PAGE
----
Everyone now talks about electric cars. According to car manufacturers, starting from 2030, only lithium-ion-powered vehicles will be produced in Europe. A real revolution is underway, a revolution that the Tesla Roadster has the merit to have triggered fifteen years ago.
The first four-wheeler Elon Musk put on the road now seems a retrofuturistic object – surpassed by competitors, but incredibly avant-garde at the time. Making it was certainly not easy, so much so that Tesla risked financial collapse several times in the four years following its launch. The most long-standing issue regarded the battery design, since at that time no one had aver connected about seventy batteries in parallel in order to install them on a car.
In the plant that slowly became a development and research hub, the engineers tried to understand what the best way to dissipate the heat generated by the current flow was, then they connected the battery pack to an air-cooled three-phase asynchronous motor; this transmitted power to the rear wheels through a continuous torque BorgWarner single-speed transmission. It was October 2004. Four months later, the powertrain was assembled on a modified Lotus Elise, a car Musk has always loved for its shape, lightness, and performance – the prototype of the first Roadster was ready. Musk used the prototype to go to the board meeting, declaring himself satisfied and that he would continue to invest in the project.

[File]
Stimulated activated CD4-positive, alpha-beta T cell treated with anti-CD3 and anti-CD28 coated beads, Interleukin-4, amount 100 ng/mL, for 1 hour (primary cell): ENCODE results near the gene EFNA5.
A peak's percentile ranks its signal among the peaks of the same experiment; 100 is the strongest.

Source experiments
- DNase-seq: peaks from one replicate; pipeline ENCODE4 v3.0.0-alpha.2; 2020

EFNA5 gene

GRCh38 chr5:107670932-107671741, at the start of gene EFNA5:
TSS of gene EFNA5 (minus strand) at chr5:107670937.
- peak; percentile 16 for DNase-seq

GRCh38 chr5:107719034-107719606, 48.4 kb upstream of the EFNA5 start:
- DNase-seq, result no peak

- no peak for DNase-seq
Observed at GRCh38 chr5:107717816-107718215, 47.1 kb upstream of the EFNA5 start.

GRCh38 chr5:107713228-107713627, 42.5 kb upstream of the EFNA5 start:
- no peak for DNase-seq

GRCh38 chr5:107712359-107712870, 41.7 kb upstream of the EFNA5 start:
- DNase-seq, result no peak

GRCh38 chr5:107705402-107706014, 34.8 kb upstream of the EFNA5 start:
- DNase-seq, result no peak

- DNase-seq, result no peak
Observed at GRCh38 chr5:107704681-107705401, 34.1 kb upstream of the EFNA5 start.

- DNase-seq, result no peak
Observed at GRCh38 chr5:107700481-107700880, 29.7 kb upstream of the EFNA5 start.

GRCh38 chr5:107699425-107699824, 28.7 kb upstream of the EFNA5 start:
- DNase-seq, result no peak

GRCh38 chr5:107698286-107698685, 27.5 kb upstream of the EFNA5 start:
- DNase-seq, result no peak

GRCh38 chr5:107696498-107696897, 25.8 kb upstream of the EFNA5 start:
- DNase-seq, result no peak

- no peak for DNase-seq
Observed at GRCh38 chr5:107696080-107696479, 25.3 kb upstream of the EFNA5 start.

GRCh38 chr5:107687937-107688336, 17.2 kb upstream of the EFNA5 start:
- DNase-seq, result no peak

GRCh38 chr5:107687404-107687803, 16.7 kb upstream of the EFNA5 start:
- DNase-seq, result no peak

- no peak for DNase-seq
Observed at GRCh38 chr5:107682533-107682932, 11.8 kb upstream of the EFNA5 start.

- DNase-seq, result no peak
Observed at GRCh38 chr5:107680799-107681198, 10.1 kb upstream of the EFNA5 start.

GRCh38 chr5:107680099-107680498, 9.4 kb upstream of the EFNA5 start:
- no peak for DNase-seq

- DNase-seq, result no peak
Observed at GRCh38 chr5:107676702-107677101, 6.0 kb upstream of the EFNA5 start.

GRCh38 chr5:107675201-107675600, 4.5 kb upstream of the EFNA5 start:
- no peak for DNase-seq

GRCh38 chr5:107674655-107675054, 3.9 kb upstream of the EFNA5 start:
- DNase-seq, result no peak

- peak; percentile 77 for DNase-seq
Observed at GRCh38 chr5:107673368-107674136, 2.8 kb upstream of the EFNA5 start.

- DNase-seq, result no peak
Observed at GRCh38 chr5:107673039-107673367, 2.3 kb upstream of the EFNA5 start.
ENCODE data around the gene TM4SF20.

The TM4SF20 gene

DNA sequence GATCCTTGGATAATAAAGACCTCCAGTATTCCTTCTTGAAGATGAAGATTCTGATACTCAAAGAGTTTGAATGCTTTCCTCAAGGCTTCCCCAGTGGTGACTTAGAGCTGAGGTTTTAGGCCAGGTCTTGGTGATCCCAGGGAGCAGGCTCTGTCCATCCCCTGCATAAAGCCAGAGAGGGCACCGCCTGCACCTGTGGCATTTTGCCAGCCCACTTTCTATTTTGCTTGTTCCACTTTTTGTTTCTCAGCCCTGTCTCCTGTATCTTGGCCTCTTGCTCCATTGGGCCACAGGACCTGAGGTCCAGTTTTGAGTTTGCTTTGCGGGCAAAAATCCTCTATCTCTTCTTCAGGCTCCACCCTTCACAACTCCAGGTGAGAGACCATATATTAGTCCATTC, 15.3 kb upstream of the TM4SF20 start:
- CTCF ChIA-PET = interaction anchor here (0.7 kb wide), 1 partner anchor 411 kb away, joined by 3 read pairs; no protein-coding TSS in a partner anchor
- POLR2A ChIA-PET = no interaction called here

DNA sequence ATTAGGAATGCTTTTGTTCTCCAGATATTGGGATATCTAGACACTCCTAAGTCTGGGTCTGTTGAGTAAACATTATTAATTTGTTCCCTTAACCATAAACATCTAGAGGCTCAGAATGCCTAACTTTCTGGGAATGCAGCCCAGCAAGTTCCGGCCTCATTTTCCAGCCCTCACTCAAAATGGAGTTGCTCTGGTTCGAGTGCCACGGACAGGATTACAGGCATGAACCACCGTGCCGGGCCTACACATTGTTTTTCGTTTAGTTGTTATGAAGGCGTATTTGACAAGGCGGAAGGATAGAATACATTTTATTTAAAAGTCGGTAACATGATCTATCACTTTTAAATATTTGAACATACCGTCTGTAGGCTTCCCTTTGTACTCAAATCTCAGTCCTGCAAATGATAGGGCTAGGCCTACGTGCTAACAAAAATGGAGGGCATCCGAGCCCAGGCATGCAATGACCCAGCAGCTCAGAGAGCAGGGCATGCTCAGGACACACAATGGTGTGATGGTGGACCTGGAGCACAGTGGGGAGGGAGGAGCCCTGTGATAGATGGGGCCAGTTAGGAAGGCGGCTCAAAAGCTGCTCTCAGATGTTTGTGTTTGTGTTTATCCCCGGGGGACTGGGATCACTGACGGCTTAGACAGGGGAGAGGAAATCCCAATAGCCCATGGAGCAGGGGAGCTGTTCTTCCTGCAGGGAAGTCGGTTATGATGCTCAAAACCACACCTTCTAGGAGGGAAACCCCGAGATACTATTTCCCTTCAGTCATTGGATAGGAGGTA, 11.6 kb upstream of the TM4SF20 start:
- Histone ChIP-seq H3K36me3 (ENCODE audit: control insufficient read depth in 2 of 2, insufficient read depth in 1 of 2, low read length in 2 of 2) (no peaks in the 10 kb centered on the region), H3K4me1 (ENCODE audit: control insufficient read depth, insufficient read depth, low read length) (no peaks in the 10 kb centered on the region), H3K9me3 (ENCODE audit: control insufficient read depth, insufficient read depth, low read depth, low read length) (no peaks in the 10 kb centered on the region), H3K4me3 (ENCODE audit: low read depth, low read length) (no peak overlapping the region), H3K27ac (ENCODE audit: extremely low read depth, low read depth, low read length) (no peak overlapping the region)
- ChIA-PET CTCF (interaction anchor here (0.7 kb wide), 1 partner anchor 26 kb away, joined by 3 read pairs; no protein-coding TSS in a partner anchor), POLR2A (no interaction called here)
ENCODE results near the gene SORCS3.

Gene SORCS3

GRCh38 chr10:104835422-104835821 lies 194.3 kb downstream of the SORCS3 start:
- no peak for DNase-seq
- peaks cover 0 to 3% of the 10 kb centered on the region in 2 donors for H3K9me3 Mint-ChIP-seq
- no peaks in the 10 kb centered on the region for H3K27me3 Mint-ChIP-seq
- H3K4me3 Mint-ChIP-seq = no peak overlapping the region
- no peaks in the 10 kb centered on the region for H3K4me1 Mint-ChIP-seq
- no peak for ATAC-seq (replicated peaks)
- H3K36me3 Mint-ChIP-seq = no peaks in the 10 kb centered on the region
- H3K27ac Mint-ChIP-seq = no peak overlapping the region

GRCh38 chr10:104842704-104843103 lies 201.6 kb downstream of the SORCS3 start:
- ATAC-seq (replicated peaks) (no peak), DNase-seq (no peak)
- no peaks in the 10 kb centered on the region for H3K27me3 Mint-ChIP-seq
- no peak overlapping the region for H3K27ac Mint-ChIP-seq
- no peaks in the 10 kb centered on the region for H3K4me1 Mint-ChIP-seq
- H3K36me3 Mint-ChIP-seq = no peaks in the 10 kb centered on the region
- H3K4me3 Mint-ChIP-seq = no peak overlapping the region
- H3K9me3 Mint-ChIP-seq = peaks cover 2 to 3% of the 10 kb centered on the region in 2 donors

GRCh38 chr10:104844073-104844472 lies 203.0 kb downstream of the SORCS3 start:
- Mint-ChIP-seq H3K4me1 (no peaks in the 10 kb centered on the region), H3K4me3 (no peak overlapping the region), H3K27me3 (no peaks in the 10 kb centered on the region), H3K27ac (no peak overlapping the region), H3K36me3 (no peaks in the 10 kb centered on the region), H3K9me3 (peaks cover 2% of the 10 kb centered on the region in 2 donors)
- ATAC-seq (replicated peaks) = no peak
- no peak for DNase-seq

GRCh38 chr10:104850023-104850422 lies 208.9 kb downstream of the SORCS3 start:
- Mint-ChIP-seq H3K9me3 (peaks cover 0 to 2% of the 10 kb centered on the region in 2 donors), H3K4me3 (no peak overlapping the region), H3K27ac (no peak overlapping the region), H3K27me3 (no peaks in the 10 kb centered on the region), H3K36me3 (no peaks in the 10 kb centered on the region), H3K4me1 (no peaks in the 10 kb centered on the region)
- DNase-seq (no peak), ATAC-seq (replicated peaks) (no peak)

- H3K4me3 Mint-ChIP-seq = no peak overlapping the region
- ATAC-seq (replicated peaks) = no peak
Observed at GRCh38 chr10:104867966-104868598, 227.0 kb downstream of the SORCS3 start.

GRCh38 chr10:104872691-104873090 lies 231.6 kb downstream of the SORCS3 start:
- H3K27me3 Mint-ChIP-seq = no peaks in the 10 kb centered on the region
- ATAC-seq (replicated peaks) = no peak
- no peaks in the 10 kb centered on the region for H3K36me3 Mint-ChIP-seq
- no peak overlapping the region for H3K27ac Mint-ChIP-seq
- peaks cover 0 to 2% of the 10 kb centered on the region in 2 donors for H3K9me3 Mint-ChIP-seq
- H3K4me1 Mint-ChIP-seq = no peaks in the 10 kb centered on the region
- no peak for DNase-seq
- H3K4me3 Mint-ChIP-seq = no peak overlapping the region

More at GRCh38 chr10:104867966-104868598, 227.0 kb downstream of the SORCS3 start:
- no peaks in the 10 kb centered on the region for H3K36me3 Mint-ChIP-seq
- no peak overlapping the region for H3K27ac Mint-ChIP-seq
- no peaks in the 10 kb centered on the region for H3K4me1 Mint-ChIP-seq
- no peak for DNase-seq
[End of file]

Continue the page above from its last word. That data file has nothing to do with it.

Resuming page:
In 2005, in order to manufacture the Roadster, Tesla signed a contract with Lotus that included a supply of glider-cars, cars entirely made by the British manufacturer, but with no powertrain which was instead assembled at the Menlo Park facility in California.
On June 19th 2006, the first Roadster was presented to the public: it had a range of 340 to 390 kilometers, reached a maximum speed of 200 km/h, and an acceleration from 0 to 100 km/h in 3.9 seconds. Last but not least, the model could be recharged through the normal home electrical system in about 10/15 hours.
The small two-seater boasted clean lines that echoed, almost in every way, the Elise designed by Julian Thompson. Extremely compact, it took after the 1960s race cars; a small spoiler that had small, tapered fins extending from the rearview window and created an aerodynamic lift at high speeds. Official production started in March 2008 and ended in January 2012.
The Roadster was sold in 31 countries and provided both Tesla Motors and the entire EV branch with precious lifeblood, redrawing the conceptual boundaries of electric cars which were regarded, up to that moment, as something clunky and not applicable to the automotive industry. The Roadster proved that a full electric car could compete with the combustion engine vehicles from the same market segment, in this case sports cars. Tesla learned a lot from his Roadster and spent all its expertise and earnings to build the Model S, the first vehicle to be entirely manufactured in-house.
It's worth adding that 2023 – after countless postponements − should have been the year of the new Tesla Roadster, whose prototype should be able to sprint from 0 to 100 km/h in less than 2 seconds and exceed 400 km/h, all of it with a range of about 1,000 kilometers. Dream or reality? We just have to wait and see − that the visionary Elon Musk knows how to turn sci-fi-like projects into concrete experiences is already an established fact.